“I have never let my schooling interfere with my education.” — Mark Twain

    But in a busy world, it can often be hard to fit in time to learn anything that isn’t essential. The only things learned are those that need to be. Everything beyond that is considered frivolous. Even those who do appreciate the practice of lifelong learning, can find it difficult to make the effort.

    Here are some tips for installing the habit of continuous learning:

    1. Always Have a Book

    It doesn’t matter if it takes you a year or a week to read a book. Always strive to have a book that you are reading through, and take it with you so you can read it when you have time.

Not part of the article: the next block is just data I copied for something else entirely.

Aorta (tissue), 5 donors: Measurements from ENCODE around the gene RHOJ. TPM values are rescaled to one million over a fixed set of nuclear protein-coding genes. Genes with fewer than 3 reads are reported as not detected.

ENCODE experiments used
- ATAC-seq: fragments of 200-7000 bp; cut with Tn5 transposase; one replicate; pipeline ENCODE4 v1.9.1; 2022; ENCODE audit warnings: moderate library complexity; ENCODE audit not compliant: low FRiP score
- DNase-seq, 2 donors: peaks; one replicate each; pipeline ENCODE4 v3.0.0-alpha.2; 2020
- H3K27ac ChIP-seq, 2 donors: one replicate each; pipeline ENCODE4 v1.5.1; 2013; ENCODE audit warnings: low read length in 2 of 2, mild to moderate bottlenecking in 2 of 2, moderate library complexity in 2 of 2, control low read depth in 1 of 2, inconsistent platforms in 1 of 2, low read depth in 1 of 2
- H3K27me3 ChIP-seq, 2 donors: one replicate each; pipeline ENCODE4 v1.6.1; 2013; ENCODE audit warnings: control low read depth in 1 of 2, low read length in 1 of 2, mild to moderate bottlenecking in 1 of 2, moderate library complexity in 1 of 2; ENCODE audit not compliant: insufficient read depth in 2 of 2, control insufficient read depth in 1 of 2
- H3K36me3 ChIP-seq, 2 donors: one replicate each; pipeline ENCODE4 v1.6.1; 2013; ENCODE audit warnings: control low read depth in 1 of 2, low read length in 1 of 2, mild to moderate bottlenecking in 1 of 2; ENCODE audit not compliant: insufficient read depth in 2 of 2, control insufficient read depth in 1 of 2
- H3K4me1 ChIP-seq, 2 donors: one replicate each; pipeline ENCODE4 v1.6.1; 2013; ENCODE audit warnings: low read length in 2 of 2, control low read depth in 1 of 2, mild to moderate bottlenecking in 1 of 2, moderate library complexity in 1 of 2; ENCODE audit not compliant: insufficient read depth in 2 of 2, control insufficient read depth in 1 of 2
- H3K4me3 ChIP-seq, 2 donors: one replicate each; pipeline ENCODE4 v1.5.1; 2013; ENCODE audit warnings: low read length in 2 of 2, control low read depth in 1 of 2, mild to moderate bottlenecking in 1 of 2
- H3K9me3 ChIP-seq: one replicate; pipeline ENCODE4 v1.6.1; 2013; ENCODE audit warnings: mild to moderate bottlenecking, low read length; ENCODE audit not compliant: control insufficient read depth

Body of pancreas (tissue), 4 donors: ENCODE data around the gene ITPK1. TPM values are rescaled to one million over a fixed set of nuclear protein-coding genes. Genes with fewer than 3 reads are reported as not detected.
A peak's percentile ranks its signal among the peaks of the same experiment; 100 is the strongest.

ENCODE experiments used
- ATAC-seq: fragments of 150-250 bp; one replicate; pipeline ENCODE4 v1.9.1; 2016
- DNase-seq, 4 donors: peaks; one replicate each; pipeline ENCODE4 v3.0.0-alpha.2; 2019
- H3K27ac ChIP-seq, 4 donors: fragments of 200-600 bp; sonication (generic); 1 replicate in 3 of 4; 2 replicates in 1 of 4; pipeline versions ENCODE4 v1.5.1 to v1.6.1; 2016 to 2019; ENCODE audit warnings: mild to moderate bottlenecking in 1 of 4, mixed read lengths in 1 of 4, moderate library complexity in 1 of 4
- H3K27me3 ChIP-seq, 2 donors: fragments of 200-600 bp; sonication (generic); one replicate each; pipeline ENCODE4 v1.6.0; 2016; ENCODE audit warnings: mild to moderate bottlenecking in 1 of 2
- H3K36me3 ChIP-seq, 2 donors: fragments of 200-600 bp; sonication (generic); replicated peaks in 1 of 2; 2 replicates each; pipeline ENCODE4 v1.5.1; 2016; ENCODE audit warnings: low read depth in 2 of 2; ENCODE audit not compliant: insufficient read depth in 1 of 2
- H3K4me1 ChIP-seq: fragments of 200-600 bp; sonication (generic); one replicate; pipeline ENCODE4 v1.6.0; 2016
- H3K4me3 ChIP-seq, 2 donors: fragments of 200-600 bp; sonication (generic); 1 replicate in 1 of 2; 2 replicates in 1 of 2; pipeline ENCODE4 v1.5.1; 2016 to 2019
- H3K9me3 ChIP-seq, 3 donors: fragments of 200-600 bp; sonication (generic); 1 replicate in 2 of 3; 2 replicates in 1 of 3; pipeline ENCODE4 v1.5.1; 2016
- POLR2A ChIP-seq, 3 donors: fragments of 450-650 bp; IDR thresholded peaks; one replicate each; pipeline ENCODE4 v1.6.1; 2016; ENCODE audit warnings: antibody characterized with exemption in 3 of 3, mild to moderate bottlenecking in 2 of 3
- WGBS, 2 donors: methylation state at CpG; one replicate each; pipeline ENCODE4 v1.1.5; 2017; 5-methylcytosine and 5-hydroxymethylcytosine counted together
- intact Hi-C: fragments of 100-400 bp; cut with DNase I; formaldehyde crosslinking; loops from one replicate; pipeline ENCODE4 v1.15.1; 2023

Just by shaving off a few minutes in-between activities in my day I can read about a book per week. That’s at least fifty each year.

    2. Keep a “To-Learn” List

    We all have to-do lists. These are the tasks we need to accomplish. Try to also have a “to-learn” list. On it you can write ideas for new areas of study.

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    Maybe you would like to take up a new language, learn a skill or read the collective works of Shakespeare. Whatever motivates you, write it down.

    3. Get More Intellectual Friends

    Start spending more time with people who think. Not just people who are smart, but people who actually invest much of their time in learning new skills. Their habits will rub off on you.